prescribed the state-of-the-art canine melanoma vaccine and administered four doses. This vaccine has prolonged the survival of many grateful dogs suffering from melanoma, but Uncle Chichi’s melanoma defied the statistics and spread to his lungs. As the tumors in his lungs worsened, Uncle Chichi’s cough worsened. A molecularly targeted chemotherapy agent, Palladia, and a cough suppressant were prescribed and relieved the constant coughing. But then the seizures started. Uncle Chichi came to The AMC ER and they diagnosed spread of the melanoma to his brain.

The typical dog with a melanoma treated with the vaccine lives over 400 days. Uncle Chichi lived just over half that time. Although we wish it would have been longer, The AMC is proud to have contributed to such a well-lived and long life. Uncle Chichi will be missed by many, including those of us who knew him here at The AMC.

Photo: Barbara Ross


This may also be found in the “Tales from the Pet Clinic” blog on

For over a century, The Animal Medical Center has been a national leader in animal health care, known for its expertise, innovation and success in providing routine, specialty and emergency medical care for companion animals. Thanks in part to the enduring generosity of donors, The AMC is also known for its outstanding teaching, research and compassionate community funds. Please help us to continue these efforts. Send your contribution to: The Animal Medical Center, 510 East 62nd Street, New York, NY 10065. For more information, visit To make an appointment, please call 212.838.7053.

Big News in Cancer Treatment for Dogs!

July 21, 2009


Just last month, veterinary oncology had a first and as a board certified veterinary oncologist, this news just made my day. Until now, all chemotherapy agents administered to dogs were human drugs adapted for use by veterinarians. In June, the Food and Drug Administration’s Center for Veterinary Medicine approved the use of Palladia® (toceranib phosphate) which was specifically developed for use in dogs and has safety and efficacy data from canine studies backing its use. Palladia is licensed for the treatment of recurrent mast cell tumors.

mast-cell-tumorVeterinary oncologists have effective therapies for some dogs with mast cell tumors.  These treatments include surgery, human chemotherapy agents and radiation therapy.  But not all dogs have tumors amenable to surgical removal, not all tumors are in a location where radiation therapy can be safely administered and currently available chemotherapy agents do not cure every dog. So the first drug specifically developed for canine mast cell tumors is big news.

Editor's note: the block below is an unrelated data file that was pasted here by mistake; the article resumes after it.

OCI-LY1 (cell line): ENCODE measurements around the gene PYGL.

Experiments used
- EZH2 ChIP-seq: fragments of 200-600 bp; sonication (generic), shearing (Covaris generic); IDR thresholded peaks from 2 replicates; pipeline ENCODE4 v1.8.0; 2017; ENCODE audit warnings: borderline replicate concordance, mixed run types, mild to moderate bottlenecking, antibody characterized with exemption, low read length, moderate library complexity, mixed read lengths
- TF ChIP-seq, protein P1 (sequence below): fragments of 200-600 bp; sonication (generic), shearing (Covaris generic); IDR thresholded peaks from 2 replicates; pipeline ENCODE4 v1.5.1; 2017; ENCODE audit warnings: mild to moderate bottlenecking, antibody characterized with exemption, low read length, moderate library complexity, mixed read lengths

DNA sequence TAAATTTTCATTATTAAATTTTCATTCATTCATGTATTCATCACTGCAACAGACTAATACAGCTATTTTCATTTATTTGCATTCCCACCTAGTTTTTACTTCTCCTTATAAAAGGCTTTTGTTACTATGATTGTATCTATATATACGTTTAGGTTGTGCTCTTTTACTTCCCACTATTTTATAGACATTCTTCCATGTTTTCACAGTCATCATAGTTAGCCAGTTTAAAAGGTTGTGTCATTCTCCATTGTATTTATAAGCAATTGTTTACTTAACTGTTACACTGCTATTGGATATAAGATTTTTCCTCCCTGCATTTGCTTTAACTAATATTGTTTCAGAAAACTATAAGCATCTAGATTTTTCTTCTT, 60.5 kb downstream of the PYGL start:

Mast cell tumors are one of the most common skin tumors in dogs and are one of the most important cancers veterinary oncologists treat. Some dogs are unlucky enough to have multiple mast cell tumors or a mast cell tumor that keeps coming back in the same location. So a drug to help manage this common tumor is big news, redux.

Palladia belongs to a class of drugs known as tyrosine kinase inhibitors. The presence of abnormal tyrosine kinases in tumors results in the proliferation of tumor cells and the growth of new blood vessels to the tumor. These blood vessels provide nutrients to the growing tumor. Inhibition of tyrosine kinases by drugs like Pallada (or for humans, Gleevec®, another tyrosine kinase inhibitor) stops both cell proliferation and new blood vessel growth. Without nutrients and without cell proliferation the tumor shrinks. More big news.

Pfizer Animal Health is working with veterinary specialists to help them use Palladia effectively and safely. It is currently available from board certified veterinary specialists in oncology, internal medicine and dermatology. To find the specialist nearest you go to for oncologists and internists and at for dermatologists. Pricing for Palladia has not yet been announced.

Click here to download an information sheet about Palladia from The AMC.

The Oncology Team at The Animal Medical Center

At The Animal Medical Center, specialists certified by the American College of Veterinary Internal Medicine in the sub-specialty of Oncology and the American College of Veterinary Radiology in the sub-specialty of Radiation Oncology provide dedicated care for pets with cancer Monday through Saturday.  We take a team approach to cancer care, collaborating with specialists in the fields of diagnostic imaging, pathology, surgery and internal medicine to create a customized plan for the care of your pets .

You can reach The AMC Oncology staff by email or phone:

• Ann Hohenhaus, DVM, DACVIM (Oncology, Small Animal Internal Medicine)    
(212) 329-8612,   
• Nicole Leibman, DVM, DACVIM (Oncology)
(212) 329-8696,   
• John Farrelly, DVM, DACVR (Radiation Oncology), DACVIM (Oncology)
(212) 329-8794,  
• Andrea Flory, DVM, DACVIM (Oncology)
(212) 329-8687,